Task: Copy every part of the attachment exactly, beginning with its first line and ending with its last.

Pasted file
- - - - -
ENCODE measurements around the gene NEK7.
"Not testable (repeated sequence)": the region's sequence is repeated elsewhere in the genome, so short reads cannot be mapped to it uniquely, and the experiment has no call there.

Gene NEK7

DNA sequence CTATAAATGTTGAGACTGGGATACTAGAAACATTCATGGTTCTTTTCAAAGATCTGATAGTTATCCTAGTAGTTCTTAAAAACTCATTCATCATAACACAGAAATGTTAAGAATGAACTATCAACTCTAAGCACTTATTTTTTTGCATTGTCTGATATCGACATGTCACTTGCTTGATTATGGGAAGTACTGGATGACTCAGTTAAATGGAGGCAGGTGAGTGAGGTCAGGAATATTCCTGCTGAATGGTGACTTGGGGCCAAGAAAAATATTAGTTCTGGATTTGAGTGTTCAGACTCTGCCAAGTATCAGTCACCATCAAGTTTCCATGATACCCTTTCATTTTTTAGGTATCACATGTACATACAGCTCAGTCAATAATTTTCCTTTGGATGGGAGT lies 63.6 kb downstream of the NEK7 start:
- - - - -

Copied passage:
ENCODE measurements around the gene NEK7.
"Not testable (repeated sequence)": the region's sequence is repeated elsewhere in the genome, so short reads cannot be mapped to it uniquely, and the experiment has no call there.

Gene NEK7

DNA sequence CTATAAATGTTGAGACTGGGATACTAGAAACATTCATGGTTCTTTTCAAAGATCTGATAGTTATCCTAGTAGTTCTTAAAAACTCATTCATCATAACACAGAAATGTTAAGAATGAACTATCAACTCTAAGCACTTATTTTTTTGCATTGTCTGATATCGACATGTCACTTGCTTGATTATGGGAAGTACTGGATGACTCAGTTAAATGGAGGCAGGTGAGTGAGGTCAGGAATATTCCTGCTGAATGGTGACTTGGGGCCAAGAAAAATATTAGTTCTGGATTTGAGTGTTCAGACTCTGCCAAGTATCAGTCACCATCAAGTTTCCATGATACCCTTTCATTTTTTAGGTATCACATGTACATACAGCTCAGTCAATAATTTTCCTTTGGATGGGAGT lies 63.6 kb downstream of the NEK7 start: